Eminem: 'Relapse', 'Recovery', and Rebirth

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Aftermath

Superstar MCs rarely return from a long hiatus at the top of the rap game. There are exceptions, of course—Jay-Z couldn't keep quiet after "retirement" to test his lasting power, and came back with an amazing album and an incredible string of concert tours. Figures that Eminem would take such a challenge last year; his early-'00s peak was the largest hip-hop had ever seen, as was his five-year hiatus (a much bigger number in hip-hop years).

2009's Relapse came after drug addictions and crippling depression, and its songs cheekily acknowledged those roadblocks while miming the quirky "Slim Shady" material of old. But the result, like a recovering addict in denial, was an insincere, heartless mess. Relapse's phony levity and shock-value grabs were mere ghosts of the Shady persona, and Eminem further bungled the proceedings with hokey accents, paltry rhymes, and ho-hum pop references (Christopher Reeves? Jessica Simpson?). The 36-year-old sounded tired.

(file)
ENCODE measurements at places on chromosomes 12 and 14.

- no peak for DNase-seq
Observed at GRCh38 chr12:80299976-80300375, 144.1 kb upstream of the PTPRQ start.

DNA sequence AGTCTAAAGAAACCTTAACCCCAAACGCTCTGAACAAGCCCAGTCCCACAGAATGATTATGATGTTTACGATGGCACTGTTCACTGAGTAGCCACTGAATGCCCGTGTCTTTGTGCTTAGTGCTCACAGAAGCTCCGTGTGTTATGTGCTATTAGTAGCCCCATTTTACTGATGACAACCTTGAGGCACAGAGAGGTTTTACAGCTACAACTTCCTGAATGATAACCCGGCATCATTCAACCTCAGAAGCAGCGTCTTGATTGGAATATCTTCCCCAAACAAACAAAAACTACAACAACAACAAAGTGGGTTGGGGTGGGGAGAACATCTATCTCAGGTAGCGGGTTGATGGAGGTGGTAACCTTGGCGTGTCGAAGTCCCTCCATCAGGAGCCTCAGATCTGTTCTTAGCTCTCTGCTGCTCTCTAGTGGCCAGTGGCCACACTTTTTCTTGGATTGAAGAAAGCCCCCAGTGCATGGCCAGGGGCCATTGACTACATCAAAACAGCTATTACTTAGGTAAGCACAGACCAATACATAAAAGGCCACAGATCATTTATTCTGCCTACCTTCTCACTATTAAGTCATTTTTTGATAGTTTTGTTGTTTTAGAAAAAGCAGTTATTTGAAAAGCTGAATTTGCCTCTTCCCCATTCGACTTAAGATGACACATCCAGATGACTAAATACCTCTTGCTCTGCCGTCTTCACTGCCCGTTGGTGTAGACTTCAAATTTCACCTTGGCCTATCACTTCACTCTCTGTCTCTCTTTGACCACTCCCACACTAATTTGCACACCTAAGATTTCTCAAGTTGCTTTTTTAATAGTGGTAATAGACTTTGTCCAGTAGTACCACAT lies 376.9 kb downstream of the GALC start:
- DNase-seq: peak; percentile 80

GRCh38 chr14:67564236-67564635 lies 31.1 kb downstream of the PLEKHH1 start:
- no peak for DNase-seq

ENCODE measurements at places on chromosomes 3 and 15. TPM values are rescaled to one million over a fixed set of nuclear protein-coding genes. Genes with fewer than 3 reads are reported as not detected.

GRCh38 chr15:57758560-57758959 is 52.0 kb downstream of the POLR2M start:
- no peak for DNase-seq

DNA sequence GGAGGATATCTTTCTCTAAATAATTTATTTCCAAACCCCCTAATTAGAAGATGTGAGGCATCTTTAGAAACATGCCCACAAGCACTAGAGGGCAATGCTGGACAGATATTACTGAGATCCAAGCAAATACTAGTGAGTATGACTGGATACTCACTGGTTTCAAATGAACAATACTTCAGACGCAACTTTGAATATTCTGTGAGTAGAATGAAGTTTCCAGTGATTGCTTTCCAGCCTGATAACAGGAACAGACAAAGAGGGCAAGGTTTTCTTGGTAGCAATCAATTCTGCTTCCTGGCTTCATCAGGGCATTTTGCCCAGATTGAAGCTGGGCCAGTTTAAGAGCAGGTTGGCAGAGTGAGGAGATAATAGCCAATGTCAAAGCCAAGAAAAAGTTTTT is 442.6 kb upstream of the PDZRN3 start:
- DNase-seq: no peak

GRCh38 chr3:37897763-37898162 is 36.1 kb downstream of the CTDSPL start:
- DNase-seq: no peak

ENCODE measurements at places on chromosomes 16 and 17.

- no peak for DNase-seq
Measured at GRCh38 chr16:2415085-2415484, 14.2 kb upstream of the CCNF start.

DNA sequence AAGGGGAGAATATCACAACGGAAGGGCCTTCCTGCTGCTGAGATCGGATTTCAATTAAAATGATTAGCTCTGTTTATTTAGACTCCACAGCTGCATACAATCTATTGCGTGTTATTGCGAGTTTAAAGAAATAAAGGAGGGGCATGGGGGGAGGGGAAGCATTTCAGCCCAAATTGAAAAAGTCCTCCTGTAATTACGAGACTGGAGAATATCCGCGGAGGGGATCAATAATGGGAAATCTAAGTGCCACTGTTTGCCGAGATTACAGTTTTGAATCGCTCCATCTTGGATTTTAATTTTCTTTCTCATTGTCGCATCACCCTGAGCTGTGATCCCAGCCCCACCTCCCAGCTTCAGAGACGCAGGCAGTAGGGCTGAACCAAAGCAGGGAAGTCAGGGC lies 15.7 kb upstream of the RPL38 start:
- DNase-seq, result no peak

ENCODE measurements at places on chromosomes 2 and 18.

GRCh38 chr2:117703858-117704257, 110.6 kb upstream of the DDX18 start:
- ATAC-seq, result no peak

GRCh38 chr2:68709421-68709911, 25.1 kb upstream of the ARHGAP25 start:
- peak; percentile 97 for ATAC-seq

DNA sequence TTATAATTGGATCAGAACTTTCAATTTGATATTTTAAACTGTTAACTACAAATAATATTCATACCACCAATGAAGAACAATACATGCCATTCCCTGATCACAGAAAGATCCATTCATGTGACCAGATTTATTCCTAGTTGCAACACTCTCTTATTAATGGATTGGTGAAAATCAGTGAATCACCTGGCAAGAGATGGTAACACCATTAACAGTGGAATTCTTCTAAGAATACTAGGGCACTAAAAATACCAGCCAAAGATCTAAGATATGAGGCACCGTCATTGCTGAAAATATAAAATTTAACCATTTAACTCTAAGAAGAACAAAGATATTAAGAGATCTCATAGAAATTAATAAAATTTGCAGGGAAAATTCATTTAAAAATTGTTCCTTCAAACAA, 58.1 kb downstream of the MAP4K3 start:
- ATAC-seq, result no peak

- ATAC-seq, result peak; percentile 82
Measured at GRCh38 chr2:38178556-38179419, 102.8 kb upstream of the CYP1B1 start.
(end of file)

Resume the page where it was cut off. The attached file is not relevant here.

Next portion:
Eminem didn't respond to the shortcoming by wallowing and hiding out again. Indeed, Em nixed his original plan to release Relapse 2, cutting off all ties from the rotten disc with a new name, new producers, and a new, more panicked vocal attack. The most novel feature on next week's release, Recovery, is the humility:

To the fans, I'll never let you down again, I'm back
I promise to never go back on that promise. In fact,
Let's be honest, that last Relapse CD was "ehh"
Perhaps I ran them accents into the ground